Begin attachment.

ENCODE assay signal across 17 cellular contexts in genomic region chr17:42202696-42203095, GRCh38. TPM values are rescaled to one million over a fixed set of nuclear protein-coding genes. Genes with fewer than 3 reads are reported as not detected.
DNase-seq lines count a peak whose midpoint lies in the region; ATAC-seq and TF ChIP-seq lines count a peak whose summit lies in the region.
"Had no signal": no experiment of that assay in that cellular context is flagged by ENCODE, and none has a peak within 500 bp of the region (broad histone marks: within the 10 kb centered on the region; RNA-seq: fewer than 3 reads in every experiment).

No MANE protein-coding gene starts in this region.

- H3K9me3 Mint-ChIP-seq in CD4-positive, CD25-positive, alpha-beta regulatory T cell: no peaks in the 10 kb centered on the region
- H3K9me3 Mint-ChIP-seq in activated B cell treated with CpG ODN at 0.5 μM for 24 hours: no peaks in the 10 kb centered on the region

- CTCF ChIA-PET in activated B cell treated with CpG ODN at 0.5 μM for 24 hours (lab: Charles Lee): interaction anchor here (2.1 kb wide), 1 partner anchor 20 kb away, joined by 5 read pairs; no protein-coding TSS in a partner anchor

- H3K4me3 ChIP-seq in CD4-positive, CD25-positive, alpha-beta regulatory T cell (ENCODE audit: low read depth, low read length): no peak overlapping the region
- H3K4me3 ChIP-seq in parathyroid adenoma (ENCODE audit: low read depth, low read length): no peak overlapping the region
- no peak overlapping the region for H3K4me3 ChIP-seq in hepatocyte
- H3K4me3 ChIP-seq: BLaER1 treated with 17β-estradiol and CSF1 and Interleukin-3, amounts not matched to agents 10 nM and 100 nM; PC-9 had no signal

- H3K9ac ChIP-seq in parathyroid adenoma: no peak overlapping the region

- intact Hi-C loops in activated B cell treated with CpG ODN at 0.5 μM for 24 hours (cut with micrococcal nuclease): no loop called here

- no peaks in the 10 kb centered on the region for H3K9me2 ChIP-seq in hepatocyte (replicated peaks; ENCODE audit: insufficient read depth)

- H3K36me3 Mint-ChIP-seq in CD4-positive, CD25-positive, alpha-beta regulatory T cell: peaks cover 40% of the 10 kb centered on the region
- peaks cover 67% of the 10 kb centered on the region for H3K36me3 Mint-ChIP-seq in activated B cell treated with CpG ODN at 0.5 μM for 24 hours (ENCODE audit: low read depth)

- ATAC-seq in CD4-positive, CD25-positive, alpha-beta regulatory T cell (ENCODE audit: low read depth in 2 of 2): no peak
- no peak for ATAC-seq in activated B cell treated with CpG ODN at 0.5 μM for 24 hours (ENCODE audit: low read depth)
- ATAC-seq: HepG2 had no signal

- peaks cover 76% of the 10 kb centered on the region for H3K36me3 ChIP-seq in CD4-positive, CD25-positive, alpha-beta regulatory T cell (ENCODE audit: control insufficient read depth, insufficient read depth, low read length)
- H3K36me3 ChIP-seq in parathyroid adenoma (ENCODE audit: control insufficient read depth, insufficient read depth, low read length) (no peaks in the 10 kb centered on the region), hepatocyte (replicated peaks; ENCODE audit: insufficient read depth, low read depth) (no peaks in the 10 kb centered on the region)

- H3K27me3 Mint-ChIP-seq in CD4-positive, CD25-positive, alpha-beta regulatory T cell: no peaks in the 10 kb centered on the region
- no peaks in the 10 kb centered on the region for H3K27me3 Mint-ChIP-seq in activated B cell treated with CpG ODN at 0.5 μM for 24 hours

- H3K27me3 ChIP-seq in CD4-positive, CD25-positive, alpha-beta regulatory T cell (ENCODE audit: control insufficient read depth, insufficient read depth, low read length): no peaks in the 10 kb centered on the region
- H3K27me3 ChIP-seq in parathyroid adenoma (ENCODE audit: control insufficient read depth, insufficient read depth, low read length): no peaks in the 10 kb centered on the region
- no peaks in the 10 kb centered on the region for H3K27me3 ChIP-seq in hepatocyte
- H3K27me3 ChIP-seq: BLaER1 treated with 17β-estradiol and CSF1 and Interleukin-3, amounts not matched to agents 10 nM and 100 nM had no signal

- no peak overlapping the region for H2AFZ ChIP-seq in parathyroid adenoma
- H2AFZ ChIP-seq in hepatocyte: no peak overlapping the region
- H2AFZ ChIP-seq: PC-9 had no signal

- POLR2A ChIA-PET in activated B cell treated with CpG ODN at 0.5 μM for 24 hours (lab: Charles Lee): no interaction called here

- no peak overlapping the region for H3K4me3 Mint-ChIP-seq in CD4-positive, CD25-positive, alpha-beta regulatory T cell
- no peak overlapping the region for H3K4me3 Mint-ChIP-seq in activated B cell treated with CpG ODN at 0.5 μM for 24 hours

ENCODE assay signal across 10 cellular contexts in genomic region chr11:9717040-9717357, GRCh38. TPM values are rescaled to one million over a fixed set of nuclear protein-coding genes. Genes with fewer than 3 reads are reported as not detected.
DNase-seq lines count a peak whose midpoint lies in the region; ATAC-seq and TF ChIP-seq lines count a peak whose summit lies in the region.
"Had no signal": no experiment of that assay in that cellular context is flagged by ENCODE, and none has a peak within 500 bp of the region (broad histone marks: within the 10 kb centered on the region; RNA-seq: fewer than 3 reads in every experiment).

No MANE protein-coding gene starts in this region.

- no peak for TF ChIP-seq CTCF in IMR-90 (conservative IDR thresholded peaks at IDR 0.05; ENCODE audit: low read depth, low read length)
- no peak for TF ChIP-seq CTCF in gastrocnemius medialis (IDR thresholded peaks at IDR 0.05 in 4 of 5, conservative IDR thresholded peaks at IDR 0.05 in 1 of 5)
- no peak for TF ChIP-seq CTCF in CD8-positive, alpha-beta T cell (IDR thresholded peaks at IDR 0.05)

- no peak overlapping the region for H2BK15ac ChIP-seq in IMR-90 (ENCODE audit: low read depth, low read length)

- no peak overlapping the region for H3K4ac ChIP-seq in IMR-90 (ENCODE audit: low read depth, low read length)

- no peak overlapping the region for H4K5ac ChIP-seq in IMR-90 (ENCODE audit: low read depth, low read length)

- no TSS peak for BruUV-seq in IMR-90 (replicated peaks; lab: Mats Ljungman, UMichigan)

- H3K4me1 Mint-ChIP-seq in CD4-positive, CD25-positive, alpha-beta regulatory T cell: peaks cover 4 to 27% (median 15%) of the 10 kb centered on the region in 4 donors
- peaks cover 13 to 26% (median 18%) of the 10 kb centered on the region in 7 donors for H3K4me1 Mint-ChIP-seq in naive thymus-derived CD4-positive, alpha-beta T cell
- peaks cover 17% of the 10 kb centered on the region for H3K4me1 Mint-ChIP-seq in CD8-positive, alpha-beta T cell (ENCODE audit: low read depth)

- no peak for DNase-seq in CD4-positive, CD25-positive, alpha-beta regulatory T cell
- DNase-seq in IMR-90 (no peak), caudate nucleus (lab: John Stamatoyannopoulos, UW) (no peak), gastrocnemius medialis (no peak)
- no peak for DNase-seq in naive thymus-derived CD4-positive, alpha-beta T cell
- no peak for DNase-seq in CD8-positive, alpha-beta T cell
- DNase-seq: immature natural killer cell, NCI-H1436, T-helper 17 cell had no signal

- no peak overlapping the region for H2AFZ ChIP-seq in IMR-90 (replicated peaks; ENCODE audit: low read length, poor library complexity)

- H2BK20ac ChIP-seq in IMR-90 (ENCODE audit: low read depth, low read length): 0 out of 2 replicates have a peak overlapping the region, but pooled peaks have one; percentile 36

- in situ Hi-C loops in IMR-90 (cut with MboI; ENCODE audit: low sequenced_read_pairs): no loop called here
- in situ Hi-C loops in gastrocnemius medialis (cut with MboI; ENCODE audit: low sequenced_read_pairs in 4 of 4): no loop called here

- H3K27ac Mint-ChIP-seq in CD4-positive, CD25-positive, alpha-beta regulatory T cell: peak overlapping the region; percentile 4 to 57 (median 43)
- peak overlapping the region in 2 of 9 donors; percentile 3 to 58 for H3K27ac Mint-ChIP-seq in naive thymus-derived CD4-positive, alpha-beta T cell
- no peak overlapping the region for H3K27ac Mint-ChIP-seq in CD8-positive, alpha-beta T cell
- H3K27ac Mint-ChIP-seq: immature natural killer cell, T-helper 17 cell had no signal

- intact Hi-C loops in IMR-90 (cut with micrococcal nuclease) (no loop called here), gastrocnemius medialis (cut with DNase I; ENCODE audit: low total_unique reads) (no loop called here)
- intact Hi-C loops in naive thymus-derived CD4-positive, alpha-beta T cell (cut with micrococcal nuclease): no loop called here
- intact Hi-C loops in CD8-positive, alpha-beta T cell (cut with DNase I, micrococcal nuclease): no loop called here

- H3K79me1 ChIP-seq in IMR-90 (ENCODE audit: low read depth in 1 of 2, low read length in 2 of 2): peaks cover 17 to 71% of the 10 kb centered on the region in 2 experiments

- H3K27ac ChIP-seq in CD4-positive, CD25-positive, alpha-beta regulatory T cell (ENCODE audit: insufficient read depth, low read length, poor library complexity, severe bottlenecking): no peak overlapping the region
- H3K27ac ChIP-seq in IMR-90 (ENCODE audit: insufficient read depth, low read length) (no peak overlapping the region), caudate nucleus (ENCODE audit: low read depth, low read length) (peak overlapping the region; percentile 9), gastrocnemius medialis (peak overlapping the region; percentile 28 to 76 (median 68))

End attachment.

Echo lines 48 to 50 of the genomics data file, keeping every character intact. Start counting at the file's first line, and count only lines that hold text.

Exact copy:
- no peak for DNase-seq in CD4-positive, CD25-positive, alpha-beta regulatory T cell
- DNase-seq in IMR-90 (no peak), caudate nucleus (lab: John Stamatoyannopoulos, UW) (no peak), gastrocnemius medialis (no peak)
- no peak for DNase-seq in naive thymus-derived CD4-positive, alpha-beta T cell